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The Art of the Five Senses
Types of WAGASHI
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The Art of the Five Senses

The Art of the Five Senses
Types of WAGASHI

Wagashi are traditional Japanese confections that evolved into an art form in the ancient Imperial capital, Kyoto. The character pronounced 'wa' denotes things Japanese, while the characters for 'gashi', an alliteration of kashi, have come to mean confections. Wagashi represent the essence of Japanese culture, and continue to be vital force in Japanese life.

What is wagashi?

Rooted in a deep love of nature and seasonal changes, the unique aesthetic of the Japanese people gave birth to wagashi, which then reached its present maturity during its long history. So deeply bound is wagashi to daily life in Japan that there is a confection for almost every seasonal festival and every milestone in an individual's life.

The principle element of wagashi is an, a bean paste which is made of beans and sugar. In particular, azuki beans are a defining ingredient, without which wagashi can hardly be conceived. Its hearty flavor goes without saying, and its reddish color has associations with ancient beliefs that red wards off disaster and disease. The beans are cooked with sugar, then mashed, and finely strained to produce a smooth azuki bean paste called gozen an (koshi an), or, by leaving some of the solid bits of the beans intact, it becomes a whole azuki bean paste or ogura an (tsubu an). These two pastes are the mainstay of wagashi, while other beans, such as the white azuki beans and the white kidney beans, are used to produce a white bean paste called shiro an. These different bean pastes become the basis for the wide variety of wagashi.

In addition to bean pastes, Toraya uses agar-agar, rice flour, and other plant-based products for its wagashi -- although eggs are used on occasion.

The Art of the Five Senses

Wagashi is sometimes called an art of collaboration among the five senses. In evoking the seasons and landscape of Japan, the shapes, colors, and designs of wagashi appeal to the sense of sight. The rich flavors of natural ingredients appeal to the sense of taste. The textures we experience when we take the confections by hand, cut them for serving, or place them in our mouth, appeal to the sense of touch. The delicate aromas appeal to the sense of smell. Even the sense of hearing is stimulated by the sound of the lyrical names, with their literary or seasonal associations. Thus, our appreciation of each small confection is greatly expanded by five layers of sensual stimulation.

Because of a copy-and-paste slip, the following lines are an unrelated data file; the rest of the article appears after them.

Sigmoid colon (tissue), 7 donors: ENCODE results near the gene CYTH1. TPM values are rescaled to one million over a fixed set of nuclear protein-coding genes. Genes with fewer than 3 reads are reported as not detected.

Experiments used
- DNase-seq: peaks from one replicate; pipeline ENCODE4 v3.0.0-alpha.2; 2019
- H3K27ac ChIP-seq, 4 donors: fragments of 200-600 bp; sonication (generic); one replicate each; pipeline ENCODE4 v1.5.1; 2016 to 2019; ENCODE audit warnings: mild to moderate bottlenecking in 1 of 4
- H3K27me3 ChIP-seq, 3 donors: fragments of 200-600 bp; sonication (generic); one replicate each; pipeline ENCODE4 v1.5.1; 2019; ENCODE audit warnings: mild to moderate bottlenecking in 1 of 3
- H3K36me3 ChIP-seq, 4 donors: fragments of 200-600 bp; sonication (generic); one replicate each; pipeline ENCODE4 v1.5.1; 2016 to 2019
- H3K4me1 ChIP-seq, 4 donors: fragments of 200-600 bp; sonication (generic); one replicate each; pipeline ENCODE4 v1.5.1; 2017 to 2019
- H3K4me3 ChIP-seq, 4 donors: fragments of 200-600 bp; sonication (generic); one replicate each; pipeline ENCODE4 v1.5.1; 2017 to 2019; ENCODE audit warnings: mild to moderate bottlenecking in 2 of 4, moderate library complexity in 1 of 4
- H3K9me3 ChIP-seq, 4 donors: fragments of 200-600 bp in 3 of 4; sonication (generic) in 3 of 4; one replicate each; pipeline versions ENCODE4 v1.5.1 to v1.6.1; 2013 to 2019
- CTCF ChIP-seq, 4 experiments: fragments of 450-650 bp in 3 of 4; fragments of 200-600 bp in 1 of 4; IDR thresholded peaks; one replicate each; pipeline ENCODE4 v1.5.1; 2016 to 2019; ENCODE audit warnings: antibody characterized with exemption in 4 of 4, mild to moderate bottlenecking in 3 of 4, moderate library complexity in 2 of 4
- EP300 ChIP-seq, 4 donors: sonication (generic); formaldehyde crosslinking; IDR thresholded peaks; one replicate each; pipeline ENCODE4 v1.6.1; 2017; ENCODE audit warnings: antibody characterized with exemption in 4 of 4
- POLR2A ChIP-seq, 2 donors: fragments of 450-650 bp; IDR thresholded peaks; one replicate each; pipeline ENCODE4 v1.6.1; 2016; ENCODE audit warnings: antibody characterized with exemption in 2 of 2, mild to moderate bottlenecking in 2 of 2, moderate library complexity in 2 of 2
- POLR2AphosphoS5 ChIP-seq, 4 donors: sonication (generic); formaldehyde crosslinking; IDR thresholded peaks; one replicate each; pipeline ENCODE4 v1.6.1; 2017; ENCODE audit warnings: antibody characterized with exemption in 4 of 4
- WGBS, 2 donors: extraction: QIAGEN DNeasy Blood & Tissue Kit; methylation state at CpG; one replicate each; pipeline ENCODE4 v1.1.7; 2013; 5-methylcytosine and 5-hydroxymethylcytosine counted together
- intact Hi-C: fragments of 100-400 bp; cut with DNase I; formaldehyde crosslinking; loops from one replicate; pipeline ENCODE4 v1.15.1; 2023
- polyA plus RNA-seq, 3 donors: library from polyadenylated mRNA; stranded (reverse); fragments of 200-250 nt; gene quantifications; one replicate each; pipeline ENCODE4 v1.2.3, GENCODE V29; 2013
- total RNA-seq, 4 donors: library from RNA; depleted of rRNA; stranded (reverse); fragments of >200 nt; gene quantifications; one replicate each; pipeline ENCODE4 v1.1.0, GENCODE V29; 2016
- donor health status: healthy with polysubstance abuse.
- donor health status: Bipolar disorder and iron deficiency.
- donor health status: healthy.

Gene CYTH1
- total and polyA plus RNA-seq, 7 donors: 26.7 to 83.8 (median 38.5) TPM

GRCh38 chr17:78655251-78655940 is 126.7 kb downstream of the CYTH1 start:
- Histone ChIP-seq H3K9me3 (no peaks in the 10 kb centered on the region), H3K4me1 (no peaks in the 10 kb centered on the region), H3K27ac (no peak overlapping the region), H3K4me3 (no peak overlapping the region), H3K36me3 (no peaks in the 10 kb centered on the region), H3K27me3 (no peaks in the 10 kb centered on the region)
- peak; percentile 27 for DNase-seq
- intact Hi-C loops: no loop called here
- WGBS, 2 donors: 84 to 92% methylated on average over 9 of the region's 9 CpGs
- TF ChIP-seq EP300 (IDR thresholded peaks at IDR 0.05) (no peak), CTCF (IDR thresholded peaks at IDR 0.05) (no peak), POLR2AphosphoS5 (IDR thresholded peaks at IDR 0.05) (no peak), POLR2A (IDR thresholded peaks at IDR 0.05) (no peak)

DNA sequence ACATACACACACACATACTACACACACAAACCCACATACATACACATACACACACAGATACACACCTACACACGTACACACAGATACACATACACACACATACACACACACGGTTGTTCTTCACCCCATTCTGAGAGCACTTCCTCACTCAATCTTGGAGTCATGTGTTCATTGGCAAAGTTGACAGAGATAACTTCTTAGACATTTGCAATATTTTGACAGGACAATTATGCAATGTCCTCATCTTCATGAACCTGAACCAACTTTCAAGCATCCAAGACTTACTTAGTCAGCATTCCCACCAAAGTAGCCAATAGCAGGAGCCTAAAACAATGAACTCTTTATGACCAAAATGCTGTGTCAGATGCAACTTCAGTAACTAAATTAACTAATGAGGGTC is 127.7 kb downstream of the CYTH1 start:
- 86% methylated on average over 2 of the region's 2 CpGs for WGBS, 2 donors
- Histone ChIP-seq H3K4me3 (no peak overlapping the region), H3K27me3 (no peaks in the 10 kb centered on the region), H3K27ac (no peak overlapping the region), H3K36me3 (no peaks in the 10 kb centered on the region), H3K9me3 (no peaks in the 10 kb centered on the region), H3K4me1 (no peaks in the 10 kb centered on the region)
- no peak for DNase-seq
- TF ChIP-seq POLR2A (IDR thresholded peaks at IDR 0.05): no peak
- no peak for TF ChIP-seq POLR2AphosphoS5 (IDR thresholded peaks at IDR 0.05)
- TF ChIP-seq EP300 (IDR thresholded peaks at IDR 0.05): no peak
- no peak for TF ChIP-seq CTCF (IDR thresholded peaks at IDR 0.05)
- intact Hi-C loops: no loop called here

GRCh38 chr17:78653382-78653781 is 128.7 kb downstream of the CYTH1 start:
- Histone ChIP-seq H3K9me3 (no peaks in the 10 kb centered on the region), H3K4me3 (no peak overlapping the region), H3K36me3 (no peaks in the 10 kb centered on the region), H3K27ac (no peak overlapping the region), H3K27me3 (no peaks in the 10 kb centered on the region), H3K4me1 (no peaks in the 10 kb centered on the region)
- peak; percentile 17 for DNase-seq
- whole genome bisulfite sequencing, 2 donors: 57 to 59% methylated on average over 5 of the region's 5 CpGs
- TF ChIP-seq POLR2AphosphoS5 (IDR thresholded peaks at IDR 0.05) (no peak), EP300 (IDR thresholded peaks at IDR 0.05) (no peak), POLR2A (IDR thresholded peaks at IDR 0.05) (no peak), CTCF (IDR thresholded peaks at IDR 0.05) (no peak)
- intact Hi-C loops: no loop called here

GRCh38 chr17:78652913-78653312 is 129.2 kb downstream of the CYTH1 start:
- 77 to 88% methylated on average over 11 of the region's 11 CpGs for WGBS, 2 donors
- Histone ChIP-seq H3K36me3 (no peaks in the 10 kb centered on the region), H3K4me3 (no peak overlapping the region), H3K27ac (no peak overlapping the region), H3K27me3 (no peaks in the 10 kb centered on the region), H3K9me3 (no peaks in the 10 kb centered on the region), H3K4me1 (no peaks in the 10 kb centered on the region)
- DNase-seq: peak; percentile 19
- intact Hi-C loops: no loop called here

Shapes, colors and designs of wagashi, inspired as they are by Japanese literature, paintings and textiles, and often representing evocative images from nature, are a feast for the eyes.


This is of course a primary sense through which we experience wagashi. Since wagashi are made largely from various beans and grains that are staples of traditional, healthy Japanese diet, we are able to savor the distinctive flavors of their natural ingredients.


The softness, moistness, or crispness one feels when taking a piece of wagashi in one's hand, when cutting it to serve a friend, or when placing it in the mouth, all reveal the freshness, quality and uniqueness of wagashi's ingredients.


Fragrances of wagashi are delicate. Their ingredients have the subtlest of aromas which enhance the pleasure of the sweets without overwhelming the flavor and fragrance of the beverage with which they are served.


Wagashi's appeal to the ear comes from hearing the lyrical Japanese names of the different varieties spoken aloud and from the images these names evoke. Many names are derived from classical prose or poetry, while others may suggest a season.
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